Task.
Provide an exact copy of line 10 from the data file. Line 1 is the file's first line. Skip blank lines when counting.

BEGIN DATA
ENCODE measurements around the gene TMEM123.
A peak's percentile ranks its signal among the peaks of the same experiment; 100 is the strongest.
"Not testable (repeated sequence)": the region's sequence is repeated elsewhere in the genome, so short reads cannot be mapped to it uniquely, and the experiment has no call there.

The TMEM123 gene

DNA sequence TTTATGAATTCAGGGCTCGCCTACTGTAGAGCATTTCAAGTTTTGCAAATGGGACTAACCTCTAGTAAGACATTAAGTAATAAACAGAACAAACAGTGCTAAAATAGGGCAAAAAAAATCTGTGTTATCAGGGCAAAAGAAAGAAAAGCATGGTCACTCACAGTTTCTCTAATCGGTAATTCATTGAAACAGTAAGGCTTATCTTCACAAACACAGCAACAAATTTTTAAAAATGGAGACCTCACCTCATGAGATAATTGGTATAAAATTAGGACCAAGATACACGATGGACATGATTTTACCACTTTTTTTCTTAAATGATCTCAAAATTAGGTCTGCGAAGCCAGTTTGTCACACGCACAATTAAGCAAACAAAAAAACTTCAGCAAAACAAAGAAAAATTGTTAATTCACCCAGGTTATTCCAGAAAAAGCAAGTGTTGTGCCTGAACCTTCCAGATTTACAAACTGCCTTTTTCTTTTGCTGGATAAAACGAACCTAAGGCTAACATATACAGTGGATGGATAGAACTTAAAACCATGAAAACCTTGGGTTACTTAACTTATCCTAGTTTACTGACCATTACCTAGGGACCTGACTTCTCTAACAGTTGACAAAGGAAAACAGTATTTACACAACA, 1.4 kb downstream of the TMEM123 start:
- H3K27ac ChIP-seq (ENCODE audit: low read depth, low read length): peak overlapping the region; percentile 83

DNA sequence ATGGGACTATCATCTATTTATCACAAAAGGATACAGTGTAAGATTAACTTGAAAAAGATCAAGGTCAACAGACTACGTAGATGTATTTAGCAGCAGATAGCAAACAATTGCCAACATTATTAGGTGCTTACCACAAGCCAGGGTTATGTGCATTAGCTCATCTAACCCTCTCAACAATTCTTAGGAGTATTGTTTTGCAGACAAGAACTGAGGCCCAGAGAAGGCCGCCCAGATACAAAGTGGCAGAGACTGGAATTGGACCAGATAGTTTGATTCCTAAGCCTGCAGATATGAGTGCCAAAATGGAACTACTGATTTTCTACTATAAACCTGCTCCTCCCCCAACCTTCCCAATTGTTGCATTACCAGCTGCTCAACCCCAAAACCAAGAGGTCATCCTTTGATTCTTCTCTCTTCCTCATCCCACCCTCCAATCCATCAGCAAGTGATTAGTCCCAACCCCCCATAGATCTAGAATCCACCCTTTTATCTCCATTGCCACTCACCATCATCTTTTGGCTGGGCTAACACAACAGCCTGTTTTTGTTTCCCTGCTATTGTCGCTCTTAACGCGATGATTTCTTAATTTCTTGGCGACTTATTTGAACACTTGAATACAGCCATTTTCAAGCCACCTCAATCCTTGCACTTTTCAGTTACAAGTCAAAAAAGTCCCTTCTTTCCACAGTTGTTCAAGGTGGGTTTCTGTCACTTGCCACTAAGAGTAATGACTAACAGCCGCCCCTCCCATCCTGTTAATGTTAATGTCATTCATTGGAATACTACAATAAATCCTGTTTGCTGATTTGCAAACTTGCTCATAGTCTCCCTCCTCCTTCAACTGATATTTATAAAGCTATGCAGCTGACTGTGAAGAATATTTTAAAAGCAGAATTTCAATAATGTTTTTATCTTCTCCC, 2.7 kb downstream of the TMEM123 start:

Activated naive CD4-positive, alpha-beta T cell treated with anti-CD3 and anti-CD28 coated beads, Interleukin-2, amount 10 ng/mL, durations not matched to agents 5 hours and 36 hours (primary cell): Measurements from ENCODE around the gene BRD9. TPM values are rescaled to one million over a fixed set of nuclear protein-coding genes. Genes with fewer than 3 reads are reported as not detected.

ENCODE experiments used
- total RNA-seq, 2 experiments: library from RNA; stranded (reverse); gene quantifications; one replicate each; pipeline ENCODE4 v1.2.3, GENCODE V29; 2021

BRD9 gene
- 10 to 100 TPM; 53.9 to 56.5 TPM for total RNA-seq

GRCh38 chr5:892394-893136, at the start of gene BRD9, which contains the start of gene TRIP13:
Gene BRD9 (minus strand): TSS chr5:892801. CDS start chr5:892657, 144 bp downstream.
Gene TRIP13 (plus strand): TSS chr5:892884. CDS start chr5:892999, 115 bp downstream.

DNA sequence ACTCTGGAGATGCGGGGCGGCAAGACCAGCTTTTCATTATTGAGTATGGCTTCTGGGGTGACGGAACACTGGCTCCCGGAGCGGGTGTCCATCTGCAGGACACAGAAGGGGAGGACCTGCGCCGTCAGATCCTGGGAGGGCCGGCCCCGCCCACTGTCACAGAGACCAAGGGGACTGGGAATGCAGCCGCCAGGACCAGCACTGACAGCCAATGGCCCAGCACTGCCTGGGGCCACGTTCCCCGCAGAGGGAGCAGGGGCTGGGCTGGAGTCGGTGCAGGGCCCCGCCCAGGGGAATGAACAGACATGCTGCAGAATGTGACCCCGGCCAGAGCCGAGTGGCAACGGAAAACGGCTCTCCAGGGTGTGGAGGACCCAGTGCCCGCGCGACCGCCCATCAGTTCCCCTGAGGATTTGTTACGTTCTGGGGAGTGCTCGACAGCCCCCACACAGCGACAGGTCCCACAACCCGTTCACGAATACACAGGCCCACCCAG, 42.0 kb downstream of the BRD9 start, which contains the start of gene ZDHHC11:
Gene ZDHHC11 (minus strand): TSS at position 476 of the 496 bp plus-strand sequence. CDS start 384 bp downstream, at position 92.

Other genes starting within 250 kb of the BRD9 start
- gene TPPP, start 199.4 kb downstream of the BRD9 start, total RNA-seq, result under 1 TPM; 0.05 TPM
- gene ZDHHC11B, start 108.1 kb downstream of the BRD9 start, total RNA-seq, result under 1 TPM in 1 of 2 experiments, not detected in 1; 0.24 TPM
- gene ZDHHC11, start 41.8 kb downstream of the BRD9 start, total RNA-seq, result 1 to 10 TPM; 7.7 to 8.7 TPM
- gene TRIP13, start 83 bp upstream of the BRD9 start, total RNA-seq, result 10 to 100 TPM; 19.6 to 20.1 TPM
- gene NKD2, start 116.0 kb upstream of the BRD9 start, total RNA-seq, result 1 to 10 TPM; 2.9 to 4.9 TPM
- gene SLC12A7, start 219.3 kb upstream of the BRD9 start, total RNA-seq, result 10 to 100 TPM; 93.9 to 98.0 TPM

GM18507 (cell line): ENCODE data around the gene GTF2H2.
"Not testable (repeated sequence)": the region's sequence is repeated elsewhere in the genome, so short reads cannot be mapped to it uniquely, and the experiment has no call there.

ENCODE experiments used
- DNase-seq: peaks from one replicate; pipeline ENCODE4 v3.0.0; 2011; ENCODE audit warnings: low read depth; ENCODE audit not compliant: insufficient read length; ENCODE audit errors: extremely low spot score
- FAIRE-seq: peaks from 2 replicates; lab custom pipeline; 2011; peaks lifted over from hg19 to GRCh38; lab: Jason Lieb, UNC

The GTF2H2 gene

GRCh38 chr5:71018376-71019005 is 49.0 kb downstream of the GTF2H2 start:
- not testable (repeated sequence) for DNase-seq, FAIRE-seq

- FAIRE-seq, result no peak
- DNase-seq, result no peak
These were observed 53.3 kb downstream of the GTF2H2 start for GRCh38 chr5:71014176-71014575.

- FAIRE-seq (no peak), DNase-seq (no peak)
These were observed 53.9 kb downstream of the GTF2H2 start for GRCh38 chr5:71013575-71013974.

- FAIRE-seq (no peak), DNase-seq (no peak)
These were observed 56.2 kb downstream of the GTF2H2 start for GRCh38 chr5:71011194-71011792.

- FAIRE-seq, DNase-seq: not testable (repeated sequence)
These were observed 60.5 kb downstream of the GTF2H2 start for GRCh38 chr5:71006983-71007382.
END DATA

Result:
- total RNA-seq, 2 experiments: library from RNA; stranded (reverse); gene quantifications; one replicate each; pipeline ENCODE4 v1.2.3, GENCODE V29; 2021